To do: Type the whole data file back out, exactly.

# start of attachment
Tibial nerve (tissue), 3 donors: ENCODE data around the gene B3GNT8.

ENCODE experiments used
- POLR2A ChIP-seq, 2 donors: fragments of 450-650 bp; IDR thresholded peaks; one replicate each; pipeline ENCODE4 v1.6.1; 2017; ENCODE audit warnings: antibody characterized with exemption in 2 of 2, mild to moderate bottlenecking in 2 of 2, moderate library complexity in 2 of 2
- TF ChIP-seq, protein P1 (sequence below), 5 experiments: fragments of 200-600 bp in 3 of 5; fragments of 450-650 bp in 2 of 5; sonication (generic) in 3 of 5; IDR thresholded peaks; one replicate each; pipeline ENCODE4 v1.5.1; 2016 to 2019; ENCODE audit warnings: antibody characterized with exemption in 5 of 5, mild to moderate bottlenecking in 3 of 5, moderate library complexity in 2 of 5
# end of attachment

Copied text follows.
Tibial nerve (tissue), 3 donors: ENCODE data around the gene B3GNT8.

ENCODE experiments used
- POLR2A ChIP-seq, 2 donors: fragments of 450-650 bp; IDR thresholded peaks; one replicate each; pipeline ENCODE4 v1.6.1; 2017; ENCODE audit warnings: antibody characterized with exemption in 2 of 2, mild to moderate bottlenecking in 2 of 2, moderate library complexity in 2 of 2
- TF ChIP-seq, protein P1 (sequence below), 5 experiments: fragments of 200-600 bp in 3 of 5; fragments of 450-650 bp in 2 of 5; sonication (generic) in 3 of 5; IDR thresholded peaks; one replicate each; pipeline ENCODE4 v1.5.1; 2016 to 2019; ENCODE audit warnings: antibody characterized with exemption in 5 of 5, mild to moderate bottlenecking in 3 of 5, moderate library complexity in 2 of 5